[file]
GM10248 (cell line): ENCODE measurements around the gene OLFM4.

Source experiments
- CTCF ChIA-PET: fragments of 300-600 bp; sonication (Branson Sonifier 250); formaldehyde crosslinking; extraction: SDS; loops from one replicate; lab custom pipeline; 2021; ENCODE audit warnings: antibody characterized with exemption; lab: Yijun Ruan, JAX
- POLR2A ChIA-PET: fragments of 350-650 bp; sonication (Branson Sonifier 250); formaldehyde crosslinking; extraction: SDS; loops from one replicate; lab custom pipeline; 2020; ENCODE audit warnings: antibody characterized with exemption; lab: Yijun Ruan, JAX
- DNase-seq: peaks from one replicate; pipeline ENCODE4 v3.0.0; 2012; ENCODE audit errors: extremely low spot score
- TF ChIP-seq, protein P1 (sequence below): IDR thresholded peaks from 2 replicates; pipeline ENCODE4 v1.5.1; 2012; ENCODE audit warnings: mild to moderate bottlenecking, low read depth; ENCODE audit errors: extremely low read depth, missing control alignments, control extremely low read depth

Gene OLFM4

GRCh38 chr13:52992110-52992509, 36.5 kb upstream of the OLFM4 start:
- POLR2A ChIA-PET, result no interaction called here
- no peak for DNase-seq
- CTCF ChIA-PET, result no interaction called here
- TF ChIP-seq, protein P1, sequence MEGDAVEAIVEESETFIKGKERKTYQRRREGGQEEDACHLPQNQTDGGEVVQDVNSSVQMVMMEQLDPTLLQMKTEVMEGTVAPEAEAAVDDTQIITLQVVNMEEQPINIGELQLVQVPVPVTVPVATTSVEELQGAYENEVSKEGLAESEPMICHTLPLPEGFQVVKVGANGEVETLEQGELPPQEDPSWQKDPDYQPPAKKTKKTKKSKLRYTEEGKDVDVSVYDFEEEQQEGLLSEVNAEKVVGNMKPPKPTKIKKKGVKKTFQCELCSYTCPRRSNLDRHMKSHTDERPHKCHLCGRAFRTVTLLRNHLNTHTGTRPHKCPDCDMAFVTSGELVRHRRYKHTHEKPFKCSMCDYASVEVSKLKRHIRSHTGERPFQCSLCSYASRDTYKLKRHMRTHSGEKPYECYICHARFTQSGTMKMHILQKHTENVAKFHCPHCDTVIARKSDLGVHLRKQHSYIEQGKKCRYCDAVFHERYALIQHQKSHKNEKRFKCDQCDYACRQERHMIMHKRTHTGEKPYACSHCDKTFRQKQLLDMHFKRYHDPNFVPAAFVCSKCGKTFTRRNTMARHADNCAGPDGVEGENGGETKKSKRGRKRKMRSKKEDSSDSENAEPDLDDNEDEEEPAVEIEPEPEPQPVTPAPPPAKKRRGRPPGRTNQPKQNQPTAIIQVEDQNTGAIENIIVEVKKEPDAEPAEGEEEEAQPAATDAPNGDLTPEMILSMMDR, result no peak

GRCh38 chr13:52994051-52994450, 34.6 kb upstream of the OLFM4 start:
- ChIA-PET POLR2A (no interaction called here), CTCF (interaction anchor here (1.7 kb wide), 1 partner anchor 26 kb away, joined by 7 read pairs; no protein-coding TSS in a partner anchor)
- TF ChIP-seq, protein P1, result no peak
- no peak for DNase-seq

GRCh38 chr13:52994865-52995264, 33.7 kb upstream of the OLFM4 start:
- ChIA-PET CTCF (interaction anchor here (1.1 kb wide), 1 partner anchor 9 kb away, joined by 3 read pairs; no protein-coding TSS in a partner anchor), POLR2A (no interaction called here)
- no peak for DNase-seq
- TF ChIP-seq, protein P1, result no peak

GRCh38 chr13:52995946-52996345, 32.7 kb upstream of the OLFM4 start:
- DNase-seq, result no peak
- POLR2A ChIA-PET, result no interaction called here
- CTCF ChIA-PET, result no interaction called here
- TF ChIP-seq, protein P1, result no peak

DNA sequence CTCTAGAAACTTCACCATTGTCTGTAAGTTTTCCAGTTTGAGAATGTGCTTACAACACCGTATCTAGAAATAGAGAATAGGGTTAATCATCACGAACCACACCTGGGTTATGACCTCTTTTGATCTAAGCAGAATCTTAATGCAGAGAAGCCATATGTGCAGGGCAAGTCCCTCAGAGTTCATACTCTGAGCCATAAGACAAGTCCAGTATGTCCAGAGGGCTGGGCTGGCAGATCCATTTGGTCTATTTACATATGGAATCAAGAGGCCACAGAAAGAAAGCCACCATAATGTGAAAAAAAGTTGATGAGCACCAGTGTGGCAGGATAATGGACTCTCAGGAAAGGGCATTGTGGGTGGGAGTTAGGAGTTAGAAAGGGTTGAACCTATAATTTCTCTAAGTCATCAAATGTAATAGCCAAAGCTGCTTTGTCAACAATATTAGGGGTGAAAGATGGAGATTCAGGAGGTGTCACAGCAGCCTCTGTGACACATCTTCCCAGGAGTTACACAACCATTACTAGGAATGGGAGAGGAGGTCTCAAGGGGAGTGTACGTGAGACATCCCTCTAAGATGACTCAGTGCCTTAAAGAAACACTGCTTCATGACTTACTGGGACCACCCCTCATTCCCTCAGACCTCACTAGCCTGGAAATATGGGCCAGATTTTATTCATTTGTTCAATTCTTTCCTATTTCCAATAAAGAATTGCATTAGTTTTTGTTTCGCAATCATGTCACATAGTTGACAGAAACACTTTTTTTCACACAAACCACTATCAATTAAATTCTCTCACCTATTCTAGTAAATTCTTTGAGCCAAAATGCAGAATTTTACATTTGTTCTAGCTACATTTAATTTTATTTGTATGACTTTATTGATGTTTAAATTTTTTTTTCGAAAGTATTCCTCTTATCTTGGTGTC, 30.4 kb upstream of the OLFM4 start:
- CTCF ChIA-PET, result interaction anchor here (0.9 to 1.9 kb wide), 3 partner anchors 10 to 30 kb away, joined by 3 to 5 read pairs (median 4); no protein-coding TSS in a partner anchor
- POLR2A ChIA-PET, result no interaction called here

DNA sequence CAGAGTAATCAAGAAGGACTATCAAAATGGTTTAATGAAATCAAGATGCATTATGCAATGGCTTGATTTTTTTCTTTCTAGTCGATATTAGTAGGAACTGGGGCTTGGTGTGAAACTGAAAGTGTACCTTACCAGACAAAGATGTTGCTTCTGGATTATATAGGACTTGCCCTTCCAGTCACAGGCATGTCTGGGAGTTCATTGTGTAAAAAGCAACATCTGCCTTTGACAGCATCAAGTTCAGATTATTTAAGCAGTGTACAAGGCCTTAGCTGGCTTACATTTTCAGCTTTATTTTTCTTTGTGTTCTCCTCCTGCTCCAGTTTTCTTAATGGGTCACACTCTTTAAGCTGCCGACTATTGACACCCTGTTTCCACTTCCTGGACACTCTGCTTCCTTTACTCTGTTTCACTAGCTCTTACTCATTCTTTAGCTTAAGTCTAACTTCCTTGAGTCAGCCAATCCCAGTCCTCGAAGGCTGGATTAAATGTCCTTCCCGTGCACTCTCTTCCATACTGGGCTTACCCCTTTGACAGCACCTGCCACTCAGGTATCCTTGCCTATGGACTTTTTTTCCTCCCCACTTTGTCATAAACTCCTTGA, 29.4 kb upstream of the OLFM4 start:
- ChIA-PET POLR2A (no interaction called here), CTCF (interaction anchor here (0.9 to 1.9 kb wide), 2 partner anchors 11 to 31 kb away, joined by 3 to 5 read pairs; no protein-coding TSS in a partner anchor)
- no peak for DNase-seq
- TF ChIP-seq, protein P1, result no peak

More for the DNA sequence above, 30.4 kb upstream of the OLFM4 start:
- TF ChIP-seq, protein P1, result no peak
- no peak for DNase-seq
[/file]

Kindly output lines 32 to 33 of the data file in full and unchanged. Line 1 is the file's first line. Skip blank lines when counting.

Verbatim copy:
- TF ChIP-seq, protein P1, result no peak

More for the DNA sequence above, 30.4 kb upstream of the OLFM4 start: